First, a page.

In addition to the flaws that tests have, there are also aspects that the tests lack altogether. Standardized tests fail to assess important characteristics of students such as but not limited to: creativity, critical thinking, resilience, motivation, curiosity, self-awareness, self-discipline, resourcefulness, and integrity. These characteristics are vital for success in almost any field or endeavor that students will face once they are out of school. Yet, they are judged so intensely based off a score that does not even assess these characteristics. The fact that standardized test scores are so valued and influential but do not assess any of the previously stated characteristics implies that those characteristics are not important which is simply not true. The lack of accountability for factors like critical thinking and resourcefulness have promoted shallow thinking. In Phillip Harris’s “Standardized Tests Do Not Effectively Measure Student Achievement,” he argues that there is “a statistical association between students with high scores on standardized tests and relatively shallow thinking.” Higher scores on tests were associated with copying down answers, guessing, and skipping difficult areas in school coursework. Low scores were more often associated with taking the time to go back over difficult areas, asking questions, and making connections. This is likely because standardized tests require quick answers with little time to think or reason. Therefore, students who perform that way on a day to day basis in class are more likely to do well on standardized tests. Standardized tests have unintentionally promoted shallow thinking by rewarding shallow thinkers with higher scores. This also creates a problem for teachers and parents. They see a passing test score and often assume that that means their child is intellectually developing in the ideal way. This could be true, but in some cases parents and teachers overlook a lacking in other important characteristics due to a high-test score. This could cause academic issues for the child in the future which could have been prevented had they been assessed.

All in all, high-stake standardized testing, which has become the norm in American public schools, is devaluing education by reducing success in school to a number. That alone is an issue but on top of that not every student has the same opportunity to receive a high score. Education suffers at the hand of standardized tests.  As a society, we want well-rounded knowledgeable students that will contribute to the next generation yet we create simple standard tests to measure their capability. We accept that a first grader from a low-income area in Detroit can be nationally compared to a first grader from an affluent area in Washington D.C. It is simply not justifiable and it is time for a change. It is time to create accommodating and specific tests that promote high-level thinking and allow every student the right and ability to achieve a high score. It is time to stop using a test score to define education. Tests should be used as educational tools for teachers that help them understand what topics students are struggling with and which they excel in. Tests should not be used to measure teacher quality, determine funding for schools, or to solely determine whether a child passes or fails a grade. Education is worth more than that and one high stakes test should never be used to measure the vast and brilliant knowledge that any given student possesses.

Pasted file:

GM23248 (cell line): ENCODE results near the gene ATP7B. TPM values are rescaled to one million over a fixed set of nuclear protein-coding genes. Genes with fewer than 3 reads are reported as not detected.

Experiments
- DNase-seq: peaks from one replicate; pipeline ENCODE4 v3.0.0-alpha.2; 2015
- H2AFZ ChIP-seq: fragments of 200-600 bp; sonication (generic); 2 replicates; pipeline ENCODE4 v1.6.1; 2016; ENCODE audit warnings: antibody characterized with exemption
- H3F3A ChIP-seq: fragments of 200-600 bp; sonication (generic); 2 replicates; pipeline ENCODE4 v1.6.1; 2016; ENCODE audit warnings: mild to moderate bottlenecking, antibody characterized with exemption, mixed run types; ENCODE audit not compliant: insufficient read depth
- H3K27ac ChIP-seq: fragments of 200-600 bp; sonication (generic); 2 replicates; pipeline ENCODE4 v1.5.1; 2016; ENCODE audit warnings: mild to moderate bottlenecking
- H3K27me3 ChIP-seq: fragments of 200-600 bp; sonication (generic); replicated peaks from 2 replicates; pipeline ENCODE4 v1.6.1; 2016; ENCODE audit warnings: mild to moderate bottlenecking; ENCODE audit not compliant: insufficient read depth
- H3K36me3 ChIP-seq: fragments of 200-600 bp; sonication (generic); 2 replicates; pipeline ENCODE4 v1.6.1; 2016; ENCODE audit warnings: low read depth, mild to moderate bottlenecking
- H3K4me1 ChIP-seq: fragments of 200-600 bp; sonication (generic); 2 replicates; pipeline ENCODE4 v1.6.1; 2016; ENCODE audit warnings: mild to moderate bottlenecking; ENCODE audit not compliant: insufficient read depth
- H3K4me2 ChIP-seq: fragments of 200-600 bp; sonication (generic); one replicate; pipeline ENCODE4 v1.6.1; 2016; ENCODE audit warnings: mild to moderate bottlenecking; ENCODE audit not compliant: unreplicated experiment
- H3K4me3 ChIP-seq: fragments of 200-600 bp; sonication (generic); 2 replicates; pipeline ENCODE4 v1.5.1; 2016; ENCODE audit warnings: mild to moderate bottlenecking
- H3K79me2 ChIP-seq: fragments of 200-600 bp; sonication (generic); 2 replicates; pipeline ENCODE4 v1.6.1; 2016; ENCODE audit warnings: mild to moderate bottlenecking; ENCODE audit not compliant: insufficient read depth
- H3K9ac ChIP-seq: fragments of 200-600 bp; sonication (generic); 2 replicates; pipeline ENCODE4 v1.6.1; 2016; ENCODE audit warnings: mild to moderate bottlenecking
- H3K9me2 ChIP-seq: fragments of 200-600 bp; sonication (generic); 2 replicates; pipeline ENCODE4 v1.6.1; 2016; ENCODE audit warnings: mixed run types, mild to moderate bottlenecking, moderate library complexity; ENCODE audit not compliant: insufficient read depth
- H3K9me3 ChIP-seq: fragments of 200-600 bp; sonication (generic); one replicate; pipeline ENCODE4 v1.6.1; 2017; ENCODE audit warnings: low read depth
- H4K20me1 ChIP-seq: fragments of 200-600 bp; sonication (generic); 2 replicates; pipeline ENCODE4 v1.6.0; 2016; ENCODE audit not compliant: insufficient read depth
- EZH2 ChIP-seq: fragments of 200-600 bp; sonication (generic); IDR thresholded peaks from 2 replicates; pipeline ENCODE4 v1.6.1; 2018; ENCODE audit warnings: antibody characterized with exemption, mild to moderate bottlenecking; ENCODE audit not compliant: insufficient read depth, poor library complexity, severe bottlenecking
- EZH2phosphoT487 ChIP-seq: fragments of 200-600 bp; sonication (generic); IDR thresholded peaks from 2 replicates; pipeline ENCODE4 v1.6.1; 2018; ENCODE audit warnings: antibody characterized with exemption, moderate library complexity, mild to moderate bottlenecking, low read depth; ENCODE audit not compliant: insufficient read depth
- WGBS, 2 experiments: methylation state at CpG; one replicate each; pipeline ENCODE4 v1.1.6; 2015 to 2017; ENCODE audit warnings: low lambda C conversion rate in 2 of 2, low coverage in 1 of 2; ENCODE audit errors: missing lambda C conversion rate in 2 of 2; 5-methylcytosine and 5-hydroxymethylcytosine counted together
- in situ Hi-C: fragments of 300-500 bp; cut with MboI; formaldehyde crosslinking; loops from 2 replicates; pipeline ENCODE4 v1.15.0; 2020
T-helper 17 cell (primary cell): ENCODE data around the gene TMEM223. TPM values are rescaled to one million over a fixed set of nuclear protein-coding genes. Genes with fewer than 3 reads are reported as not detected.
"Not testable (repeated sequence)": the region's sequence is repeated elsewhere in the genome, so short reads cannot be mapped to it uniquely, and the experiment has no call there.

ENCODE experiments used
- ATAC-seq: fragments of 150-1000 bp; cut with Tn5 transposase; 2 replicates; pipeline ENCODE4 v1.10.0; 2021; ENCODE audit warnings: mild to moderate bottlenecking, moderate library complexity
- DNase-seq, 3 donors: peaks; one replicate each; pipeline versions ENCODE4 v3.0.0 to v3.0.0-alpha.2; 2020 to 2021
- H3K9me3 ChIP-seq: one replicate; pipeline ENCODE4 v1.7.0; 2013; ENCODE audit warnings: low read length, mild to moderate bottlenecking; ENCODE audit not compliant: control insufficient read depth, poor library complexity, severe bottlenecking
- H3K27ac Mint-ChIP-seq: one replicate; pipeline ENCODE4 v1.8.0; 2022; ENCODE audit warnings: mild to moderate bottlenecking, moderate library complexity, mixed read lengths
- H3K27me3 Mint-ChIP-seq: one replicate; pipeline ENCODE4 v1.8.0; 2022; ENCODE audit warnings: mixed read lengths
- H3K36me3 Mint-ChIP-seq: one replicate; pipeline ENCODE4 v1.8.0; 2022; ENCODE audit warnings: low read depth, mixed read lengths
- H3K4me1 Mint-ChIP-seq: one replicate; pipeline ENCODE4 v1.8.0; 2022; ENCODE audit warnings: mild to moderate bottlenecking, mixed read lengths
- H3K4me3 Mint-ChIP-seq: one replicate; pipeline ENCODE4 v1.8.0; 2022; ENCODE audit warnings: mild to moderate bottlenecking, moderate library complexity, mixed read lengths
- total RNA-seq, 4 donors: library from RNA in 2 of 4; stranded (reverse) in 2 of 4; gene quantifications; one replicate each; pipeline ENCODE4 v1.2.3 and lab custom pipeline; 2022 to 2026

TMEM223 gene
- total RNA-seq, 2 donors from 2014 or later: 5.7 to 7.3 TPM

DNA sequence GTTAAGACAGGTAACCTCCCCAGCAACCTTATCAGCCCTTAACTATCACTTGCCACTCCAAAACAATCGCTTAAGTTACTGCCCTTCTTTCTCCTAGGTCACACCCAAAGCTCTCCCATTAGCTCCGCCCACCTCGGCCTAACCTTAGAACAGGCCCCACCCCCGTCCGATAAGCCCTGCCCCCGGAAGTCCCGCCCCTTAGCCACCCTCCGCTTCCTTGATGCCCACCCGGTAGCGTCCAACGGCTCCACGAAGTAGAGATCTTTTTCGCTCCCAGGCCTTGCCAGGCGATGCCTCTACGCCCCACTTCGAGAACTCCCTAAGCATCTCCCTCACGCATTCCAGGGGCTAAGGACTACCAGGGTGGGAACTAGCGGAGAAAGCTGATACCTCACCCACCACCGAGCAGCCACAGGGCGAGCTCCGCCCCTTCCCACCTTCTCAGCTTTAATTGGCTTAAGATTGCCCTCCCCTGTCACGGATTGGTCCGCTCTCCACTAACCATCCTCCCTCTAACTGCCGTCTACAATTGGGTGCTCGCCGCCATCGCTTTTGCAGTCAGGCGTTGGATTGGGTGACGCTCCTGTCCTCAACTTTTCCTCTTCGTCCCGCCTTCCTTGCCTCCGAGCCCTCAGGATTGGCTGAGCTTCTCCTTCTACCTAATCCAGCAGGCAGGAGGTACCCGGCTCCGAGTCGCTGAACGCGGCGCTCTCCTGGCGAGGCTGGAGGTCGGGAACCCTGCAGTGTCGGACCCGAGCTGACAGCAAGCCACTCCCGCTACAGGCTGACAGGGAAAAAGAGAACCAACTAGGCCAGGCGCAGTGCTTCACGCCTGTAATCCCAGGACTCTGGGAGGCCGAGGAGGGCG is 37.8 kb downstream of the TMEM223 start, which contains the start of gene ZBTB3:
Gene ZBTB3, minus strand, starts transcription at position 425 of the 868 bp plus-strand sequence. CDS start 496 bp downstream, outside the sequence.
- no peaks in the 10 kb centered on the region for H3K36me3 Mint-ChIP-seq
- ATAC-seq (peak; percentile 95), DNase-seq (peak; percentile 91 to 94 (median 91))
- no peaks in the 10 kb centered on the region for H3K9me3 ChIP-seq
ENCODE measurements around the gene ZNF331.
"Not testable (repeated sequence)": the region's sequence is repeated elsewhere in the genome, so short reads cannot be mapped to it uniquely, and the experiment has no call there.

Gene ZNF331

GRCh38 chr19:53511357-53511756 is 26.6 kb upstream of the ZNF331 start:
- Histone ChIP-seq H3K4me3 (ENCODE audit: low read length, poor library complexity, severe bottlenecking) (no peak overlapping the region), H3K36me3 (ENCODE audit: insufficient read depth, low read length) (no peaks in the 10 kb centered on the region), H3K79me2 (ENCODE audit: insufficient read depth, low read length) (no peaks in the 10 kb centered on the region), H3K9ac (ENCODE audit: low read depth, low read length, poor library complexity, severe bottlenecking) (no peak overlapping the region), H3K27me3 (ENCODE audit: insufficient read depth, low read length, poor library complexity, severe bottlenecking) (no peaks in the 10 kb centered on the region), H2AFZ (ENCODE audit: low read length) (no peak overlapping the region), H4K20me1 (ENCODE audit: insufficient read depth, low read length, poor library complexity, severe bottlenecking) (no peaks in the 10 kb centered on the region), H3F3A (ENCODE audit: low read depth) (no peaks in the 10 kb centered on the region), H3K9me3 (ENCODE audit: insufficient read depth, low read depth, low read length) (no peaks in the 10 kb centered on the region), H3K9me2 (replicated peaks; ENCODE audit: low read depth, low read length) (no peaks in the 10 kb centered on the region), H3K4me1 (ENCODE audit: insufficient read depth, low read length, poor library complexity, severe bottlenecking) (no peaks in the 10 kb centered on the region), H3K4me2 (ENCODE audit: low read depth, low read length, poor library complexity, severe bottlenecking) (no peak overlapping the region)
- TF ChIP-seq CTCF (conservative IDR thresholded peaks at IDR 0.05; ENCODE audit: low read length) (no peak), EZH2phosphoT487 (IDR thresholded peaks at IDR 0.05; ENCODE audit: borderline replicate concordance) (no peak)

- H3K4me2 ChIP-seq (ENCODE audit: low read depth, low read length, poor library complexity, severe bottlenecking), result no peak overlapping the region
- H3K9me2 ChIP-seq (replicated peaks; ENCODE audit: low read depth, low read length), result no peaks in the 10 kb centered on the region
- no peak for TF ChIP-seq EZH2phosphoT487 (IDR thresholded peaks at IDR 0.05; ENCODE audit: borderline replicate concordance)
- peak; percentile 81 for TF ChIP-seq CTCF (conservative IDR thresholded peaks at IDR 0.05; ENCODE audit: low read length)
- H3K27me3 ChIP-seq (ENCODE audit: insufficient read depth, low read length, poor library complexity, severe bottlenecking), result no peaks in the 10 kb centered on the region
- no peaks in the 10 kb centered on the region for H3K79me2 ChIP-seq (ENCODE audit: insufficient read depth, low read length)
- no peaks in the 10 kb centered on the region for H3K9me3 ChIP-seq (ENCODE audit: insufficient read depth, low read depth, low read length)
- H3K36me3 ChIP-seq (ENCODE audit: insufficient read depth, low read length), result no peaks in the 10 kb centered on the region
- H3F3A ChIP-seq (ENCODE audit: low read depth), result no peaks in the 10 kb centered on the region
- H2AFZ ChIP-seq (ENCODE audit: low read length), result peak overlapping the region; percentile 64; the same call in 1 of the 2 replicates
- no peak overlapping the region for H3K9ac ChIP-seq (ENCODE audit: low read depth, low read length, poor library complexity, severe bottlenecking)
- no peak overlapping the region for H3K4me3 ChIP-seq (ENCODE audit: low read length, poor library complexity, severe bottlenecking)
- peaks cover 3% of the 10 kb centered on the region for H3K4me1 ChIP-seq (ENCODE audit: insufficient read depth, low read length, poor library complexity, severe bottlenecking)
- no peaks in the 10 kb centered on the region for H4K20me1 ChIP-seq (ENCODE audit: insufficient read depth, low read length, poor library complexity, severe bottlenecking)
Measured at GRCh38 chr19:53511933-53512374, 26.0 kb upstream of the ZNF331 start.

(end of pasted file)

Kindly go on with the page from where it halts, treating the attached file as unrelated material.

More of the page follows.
Work Cited

Gandy, Latasha. “Don’t Believe the Hype: Standardized Tests Are Good for Children, Families and Schools.” Education Post. Education Post, 11 Jan. 2016. Web. 12 Nov. 2016.

Green, Robert L., and Robert J. Griffore. “The Impact of Standardized Testing on Minority Students.” The Journal of Negro Education, vol. 49, no. 3, 1980, pp. 238–252.

Hamilton, L. S., Stecher, B. M., Marsh, J. A., McCombs, J. S., Robyn, A., Russell, J. L., et al. (2007). Standards-based accountability under No Child Left Behind: Experiences of teachers and administrators in three states. Santa Monica, CA: RAND.

Harris, Phillip, Joan Harris, and Bruce M. Smith. “Standardized Tests Do Not Effectively Measure Student Achievement.” Standardized Testing. Ed. Dedria Bryfonski. Detroit: Greenhaven Press, 2012.Web. 30 Nov. 2016.

Mitchell, Ruth. “High-Stakes Testing and Effects on Instruction.” Center for Public Education. Center for Public Education, 6 Mar. 2006. Web. 23 Nov. 2016.

“NAEP – Achievement Gaps.” NAEP – Achievement Gaps. National Center for Educational Statistics, 22 Sept. 2015. Web. 12 Nov. 2016.

“NCLB: Narrowing the Curriculum?” NCLB Policy Brief. Center on Education Policy, 1 July 2005. Web. 23 Nov. 2016.

Popham, James W. Using Standards and Assessments. 6th ed. Vol. 56. Alexandria: Association for Supervision and Curriculum Development, 1999. 8-15. Print.

Wodtke, Kenneth H. et al. “How Standardized Is School Testing? An Exploratory Observational Study of Standardized Group Testing in Kindergarten.” Educational Evaluation and Policy Analysis, vol. 11, no. 3, 1989, pp. 223–235.